World War II

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There is a group of veterans that meets for breakfast at Denny’s each Monday at 7:30 am. To qualify for joining this breakfast group which is called “Been Shot At” or BSA, you need to have been shot at in a combat situation. Almost the entire group is made up of pilots and most from the Kore…

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Morris A. Maddox of Bryan spent 18 months in the “tree army” before he was drafted into the Army during World War II and that time of service helped him in many ways in the “real army.”

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Luther Joseph McGee, or “L.J.” as he is known by all of his family and friends, has been in the bookkeeping and income tax service business in Bryan since 1950. During World War II, he was involved in the code breaking business for the Navy as a member of Admiral Calvin Cobb’s staff aboard t…

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Jose Pernia of College Station is a veteran of WWII but it was not until 1996 that he became a U.S. citizen. His story began in his native country of Venezuela on July 25, 1923 in La Victoria.

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Most often when someone was drafted into the military, their background mattered little as the military would train you for what its needs were. In the case of Billie E. Howard of Calvert, he continued his pre-war job in the Army. He was a railroad man before the war and that is what he cont…

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Henry J. Piwonka, now 90 years old, has seen and experienced a lot during his lifetime. But one experience that will forever remain fresh in his memory is his time of service during World War II.

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Everyone has been scared at one time or another, but there are situations where you can be so scared that you can’t physically move. That is the kind of scared Jesse “J.D.” Robertson encountered his first day of combat.Robertson, one of six children, was born and raised on a corn and cotton …

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Melvin C. “Mel” Schroeder has been a professor most of his working life and has tested the knowledge and abilities of his students many times. He always wanted them to pass the tests based on their knowledge, without cheating. But, he had to cheat on an eye test in order to serve his country…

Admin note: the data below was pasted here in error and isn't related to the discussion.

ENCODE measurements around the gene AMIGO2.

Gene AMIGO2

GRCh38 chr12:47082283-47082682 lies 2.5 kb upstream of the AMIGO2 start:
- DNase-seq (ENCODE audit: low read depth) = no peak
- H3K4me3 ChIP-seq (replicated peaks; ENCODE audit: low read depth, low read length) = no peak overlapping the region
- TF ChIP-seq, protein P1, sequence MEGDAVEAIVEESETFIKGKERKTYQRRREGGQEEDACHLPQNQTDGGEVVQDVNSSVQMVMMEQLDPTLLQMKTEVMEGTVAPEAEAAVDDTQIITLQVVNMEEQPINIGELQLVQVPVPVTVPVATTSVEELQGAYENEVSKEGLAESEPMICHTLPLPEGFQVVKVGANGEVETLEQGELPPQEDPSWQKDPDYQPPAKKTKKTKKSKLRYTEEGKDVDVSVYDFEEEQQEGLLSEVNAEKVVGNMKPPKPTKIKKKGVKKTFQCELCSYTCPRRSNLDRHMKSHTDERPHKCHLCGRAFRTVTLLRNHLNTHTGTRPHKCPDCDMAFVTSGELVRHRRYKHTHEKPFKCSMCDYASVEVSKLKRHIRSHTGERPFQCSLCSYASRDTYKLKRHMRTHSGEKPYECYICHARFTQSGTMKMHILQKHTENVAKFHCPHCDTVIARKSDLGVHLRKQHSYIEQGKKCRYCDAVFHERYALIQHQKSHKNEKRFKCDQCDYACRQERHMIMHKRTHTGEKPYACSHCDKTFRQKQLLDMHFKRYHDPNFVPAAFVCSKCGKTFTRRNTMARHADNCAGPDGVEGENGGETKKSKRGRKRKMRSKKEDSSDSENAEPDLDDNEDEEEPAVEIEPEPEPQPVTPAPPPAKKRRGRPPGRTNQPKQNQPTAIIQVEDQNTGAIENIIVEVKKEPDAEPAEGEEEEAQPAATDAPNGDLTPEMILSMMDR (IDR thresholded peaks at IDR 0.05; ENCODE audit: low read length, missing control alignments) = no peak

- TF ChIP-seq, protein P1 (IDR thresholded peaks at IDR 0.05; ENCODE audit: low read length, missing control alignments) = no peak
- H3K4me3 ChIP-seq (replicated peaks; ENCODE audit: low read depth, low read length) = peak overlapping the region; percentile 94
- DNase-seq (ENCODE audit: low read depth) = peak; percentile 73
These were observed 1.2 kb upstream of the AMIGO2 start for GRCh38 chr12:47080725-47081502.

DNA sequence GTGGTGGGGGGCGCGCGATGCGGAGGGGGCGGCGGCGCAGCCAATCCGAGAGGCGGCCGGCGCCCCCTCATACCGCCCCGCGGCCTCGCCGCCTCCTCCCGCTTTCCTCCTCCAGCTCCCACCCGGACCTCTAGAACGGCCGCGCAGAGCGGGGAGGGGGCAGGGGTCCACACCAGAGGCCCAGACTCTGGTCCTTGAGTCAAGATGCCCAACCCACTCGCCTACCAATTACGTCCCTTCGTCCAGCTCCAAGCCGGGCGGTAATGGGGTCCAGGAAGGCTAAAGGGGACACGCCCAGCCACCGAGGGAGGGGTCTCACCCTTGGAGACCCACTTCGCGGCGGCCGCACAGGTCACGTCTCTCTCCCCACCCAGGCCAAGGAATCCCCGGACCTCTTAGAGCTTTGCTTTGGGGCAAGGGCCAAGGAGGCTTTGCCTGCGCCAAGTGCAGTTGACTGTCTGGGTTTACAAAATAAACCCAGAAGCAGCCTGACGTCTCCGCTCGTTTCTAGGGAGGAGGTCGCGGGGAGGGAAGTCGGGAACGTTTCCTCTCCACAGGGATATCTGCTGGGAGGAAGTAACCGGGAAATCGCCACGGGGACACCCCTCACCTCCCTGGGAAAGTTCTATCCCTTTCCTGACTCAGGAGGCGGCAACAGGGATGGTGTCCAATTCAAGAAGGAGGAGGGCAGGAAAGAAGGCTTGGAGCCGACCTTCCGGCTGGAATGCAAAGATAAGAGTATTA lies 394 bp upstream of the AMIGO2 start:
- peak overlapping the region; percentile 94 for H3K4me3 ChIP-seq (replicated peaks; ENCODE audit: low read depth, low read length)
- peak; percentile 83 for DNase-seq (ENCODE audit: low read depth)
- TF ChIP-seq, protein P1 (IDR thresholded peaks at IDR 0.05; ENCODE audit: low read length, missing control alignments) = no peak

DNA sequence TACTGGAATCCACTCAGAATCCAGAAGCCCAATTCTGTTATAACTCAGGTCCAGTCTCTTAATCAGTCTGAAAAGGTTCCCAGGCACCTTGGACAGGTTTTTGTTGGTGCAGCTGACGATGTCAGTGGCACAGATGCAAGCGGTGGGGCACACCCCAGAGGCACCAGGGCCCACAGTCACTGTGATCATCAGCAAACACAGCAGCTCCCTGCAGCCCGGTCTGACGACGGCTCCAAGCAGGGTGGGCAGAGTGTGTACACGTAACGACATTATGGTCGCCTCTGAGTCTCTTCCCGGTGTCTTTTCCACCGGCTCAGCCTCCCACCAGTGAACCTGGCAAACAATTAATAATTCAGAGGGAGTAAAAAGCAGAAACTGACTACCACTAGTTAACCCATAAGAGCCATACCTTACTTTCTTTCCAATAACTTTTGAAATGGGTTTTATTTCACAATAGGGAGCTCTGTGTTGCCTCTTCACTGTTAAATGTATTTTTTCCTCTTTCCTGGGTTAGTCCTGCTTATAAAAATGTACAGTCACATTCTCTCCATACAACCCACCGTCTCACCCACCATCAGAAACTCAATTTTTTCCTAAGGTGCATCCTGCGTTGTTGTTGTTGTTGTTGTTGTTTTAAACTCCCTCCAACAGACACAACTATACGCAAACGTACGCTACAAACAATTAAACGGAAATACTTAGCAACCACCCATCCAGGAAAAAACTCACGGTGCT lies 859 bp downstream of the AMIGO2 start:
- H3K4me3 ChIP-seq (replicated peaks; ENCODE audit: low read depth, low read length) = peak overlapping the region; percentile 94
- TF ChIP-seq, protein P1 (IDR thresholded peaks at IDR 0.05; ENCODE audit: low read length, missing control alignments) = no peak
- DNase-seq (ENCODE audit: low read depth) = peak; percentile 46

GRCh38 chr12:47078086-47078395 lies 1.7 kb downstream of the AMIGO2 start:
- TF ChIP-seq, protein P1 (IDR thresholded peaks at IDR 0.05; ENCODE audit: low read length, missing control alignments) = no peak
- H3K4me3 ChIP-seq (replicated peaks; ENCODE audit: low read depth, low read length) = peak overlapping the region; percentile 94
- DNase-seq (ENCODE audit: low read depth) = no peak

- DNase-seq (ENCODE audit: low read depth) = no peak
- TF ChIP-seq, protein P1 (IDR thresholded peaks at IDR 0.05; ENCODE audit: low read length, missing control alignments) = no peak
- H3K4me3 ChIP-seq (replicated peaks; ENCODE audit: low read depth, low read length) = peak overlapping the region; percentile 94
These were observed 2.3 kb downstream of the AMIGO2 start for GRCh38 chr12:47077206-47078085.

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At just about any Texas A&M athletic function, chances are you will see John Atterbury and his wife, Josie. There aren't many Aggies as loyal or supportive as Atterbury. He will be the first to tell you that A&M affected his life in a significant way, but he will also tell you that h…

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When Raymond “Ray” Valigura, now of Bryan, left his family and farm near Caldwell in 1943 to enter the Army, he thought he was leaving his family behind. What he came to realize over the next 42 months was that the men of the 86th Blackhawk Division of General Patton’s 3rd Army, would also b…

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At 89 years of age, C.C. “Son” Vick would expect to be called “Pop.” But when he was 28, he was called "Pop" because he was the oldest crew member of his B-24 bomber. “The pilot and co-pilot were both 18 years old when we started flying together on our bombing missions. You would be surprise…

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After the bombing of Pearl Harbor by the Japanese on December 7, 1941, America was shocked, saddened, and the morale of the country was low. Something was needed to lift the spirits of the American people.